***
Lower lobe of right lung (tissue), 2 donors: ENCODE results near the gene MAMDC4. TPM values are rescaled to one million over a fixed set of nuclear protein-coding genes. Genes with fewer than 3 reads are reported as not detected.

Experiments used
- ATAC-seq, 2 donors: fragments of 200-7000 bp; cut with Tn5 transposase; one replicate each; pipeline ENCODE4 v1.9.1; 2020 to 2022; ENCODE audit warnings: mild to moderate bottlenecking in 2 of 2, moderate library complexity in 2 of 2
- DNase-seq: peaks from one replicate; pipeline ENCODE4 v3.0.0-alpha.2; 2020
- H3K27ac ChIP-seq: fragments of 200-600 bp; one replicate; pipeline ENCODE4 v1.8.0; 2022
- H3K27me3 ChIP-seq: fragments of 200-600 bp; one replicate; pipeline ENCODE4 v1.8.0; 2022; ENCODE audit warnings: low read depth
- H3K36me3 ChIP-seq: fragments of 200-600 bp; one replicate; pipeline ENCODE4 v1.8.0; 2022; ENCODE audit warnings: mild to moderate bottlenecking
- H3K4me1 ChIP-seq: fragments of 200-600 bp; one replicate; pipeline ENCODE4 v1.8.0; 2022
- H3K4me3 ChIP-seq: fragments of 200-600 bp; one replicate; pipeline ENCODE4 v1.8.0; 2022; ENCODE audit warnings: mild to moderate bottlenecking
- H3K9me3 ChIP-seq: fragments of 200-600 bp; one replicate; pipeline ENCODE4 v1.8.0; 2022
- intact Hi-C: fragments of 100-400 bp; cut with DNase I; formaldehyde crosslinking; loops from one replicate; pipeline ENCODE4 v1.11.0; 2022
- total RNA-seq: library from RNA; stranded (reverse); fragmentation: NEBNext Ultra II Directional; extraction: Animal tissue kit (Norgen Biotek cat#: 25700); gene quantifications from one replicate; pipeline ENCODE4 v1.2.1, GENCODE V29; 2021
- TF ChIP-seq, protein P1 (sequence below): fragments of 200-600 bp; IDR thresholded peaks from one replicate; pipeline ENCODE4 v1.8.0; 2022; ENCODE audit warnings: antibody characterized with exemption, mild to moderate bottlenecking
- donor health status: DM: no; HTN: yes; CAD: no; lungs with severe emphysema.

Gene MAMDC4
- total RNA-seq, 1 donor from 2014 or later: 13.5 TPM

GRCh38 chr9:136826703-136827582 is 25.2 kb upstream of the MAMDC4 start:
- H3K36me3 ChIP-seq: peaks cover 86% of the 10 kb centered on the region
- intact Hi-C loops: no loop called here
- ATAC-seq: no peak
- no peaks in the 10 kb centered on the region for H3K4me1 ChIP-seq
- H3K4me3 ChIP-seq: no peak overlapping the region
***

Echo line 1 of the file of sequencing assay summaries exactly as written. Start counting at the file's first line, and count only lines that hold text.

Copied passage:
Lower lobe of right lung (tissue), 2 donors: ENCODE results near the gene MAMDC4. TPM values are rescaled to one million over a fixed set of nuclear protein-coding genes. Genes with fewer than 3 reads are reported as not detected.